Workstation BTEQ recently added Unicode Support to its list of capabilities.  This article will explain to you how to start a Unicode BTEQ session in both interactive and batch mode. Command line options have been provided to give you control and flexibility to execute BTEQ in various Unicode environments, while preserving BTEQ’s legacy behavior.

The following information is intended for users who are familiar with Unicode and have used BTEQ in the past. For more information on Unicode, please see the Unicode Consortium website (www.unicode.org). For more information on BTEQ, please read the Basic Teradata Query Reference Manual (Publication B035-2414).

Unicode Encodings Supported

BTEQ supports the UTF-8 and UTF-16 encoding forms of Unicode. Only the characters within the Basic Multilingual Plane (BMP) are supported by both BTEQ and the Teradata Database. Starting with the 13.10.0.0 release, BTEQ will begin supporting supplementary characters, but only for BTEQ commands, not SQL statements.

I/O Encoding vs. Session Character Set Encoding

Workstation BTEQ provides two encoding controls for supporting Unicode. The first control (I/O Encoding), handles the user interface for BTEQ. On input, that includes stdin and RUN files. On output, it includes stdout, stderr, and MESSAGEOUT files.

The second control (Session Character Set Encoding), handles the communication to/from the Teradata Database and the encoding of certain files, which include import files, export files, and source files for SQL (internal) stored procedures.  Other external source files (for user-defined functions, user-defined methods, and external stored procedures) are an exception and must always be in the native encoding (ASCII for workstation clients or EBCDIC for mainframe clients).

Having two encoding values allows you to customize the BTEQ execution environment. All files and communication are in the same encoding or you can define UTF-8 for the I/O encoding and UTF-16 for the session character set encoding, or visa versa.

The diagram below shows how the two encoding controls affect BTEQ.
Two encoding controls that BTEQ uses

All Unicode input and output files may optionally contain a Unicode Byte Order Mark (BOM), with the exclusion of stdout/stderr. The endianness of a UTF-16 file (including its BOM) must match the machine architecture for which BTEQ is running on. UTF-8 files are not byte order dependent, therefore, Workstation BTEQ can handle them on any supported platform.

BTEQ Command Line Options

When you invoke BTEQ, a session is started, and when you execute a QUIT or EXIT command, the session is terminated. If the I/O encoding and session character set encoding are the same, then the BTEQ session is defined by that singular encoding. By default Workstation BTEQ creates an ASCII session, but an ASCII session cannot handle Unicode interaction. In order to create a Unicode session, BTEQ should be executed using the following command line options.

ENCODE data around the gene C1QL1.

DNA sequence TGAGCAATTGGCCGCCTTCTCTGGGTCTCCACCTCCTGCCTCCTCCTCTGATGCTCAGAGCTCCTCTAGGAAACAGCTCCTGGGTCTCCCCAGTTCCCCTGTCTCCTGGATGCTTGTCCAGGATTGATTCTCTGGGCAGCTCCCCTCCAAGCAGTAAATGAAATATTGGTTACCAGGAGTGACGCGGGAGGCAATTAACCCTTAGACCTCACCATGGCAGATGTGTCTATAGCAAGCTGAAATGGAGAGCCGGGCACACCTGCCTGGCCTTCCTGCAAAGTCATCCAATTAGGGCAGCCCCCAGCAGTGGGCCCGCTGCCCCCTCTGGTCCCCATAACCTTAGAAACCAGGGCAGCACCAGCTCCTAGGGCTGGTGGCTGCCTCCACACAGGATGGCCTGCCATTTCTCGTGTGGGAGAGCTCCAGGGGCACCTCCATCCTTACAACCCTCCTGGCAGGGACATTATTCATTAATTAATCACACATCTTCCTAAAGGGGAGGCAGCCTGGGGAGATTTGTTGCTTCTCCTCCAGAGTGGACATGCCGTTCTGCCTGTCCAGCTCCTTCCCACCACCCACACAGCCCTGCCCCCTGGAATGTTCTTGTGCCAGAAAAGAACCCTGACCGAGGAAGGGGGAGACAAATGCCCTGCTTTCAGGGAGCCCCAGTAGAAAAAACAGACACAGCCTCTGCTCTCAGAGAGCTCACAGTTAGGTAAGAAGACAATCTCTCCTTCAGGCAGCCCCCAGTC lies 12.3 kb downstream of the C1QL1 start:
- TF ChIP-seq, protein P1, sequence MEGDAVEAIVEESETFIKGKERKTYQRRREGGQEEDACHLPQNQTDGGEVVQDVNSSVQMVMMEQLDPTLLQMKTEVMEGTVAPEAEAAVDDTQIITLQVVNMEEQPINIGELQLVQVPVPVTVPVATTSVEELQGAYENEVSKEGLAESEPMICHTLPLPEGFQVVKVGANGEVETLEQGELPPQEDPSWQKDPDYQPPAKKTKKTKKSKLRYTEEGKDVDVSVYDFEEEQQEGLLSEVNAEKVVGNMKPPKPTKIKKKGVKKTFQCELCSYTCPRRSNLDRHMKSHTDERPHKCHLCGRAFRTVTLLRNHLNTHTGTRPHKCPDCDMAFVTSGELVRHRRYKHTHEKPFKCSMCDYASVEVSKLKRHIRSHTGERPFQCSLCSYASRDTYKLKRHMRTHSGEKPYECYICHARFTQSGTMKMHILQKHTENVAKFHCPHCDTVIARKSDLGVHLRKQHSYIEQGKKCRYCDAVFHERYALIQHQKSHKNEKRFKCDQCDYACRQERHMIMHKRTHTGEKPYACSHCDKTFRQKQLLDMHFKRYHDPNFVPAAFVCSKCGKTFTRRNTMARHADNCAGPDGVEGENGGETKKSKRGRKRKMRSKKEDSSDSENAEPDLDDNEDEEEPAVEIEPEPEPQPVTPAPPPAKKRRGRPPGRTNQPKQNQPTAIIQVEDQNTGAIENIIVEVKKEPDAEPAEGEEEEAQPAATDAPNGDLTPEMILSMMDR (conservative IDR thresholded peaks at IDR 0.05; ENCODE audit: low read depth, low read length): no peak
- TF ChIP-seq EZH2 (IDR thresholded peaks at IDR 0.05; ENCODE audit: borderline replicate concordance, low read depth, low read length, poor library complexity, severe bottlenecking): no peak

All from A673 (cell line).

-c option

This option defines the session character set encoding for a Unicode session and takes an argument which can be any supported character set value. See the International Character Set Support manual (Publication B035-1125) for a list of supported values. Using this option would be analogous to submitting the SESSION CHARSET command at BTEQ startup time. An alternative to using the -c option is to define the session character set using the "charset_id" entry in the clispb.dat file (see the Teradata Call-Level Interface Version 2 Reference for Network-Attached Systems). If both the -c option and clispb.dat file are used for defining the session character set value, the -c option has precedence.

The -c option is available starting with BTEQ 8.2.3.0

Note: The I/O encoding will default to the session character set value if either the -e or –m options are not used (see below).

-e option

This option defines the I/O encoding for a Unicode session and takes a character set argument. The only possible values are:
• UTF8
• UTF16

This option is only valid when you define the session character set as 'UTF8' or 'UTF16' with the -c option or within the clispb.dat file. It allows you to communicate with BTEQ in one Unicode encoding while allowing communication to the Teradata Database in another Unicode encoding. For example:
bteq -e utf8 -c utf16 < input.txt > output.txt 2>&1

In this case, input.txt and output.txt will be encoded in UTF-8. However, the communication to/from the Teradata Database is in UTF-16.

The –e option is available starting with BTEQ 8.2.3.0

Use this option only for executing BTEQ in batch mode when you want the I/O encoding and session character set encoding to be different Unicode transformation formats. For interactive mode, use the -m option (see below) or BTEQWIN.

-m option

The -m option indicates that I/O for an interactive Unicode session will be encoded in multi-byte characters based on the system locale, which is completely configurable by the user (as will be discussed in the next section). This allows for the proper interactive reading and writing of non-Latin characters. This option does not take any arguments and similar to the –e option, it is only valid when you define the session character set as 'UTF8' or 'UTF16' with the -c option or within the clispb.dat file.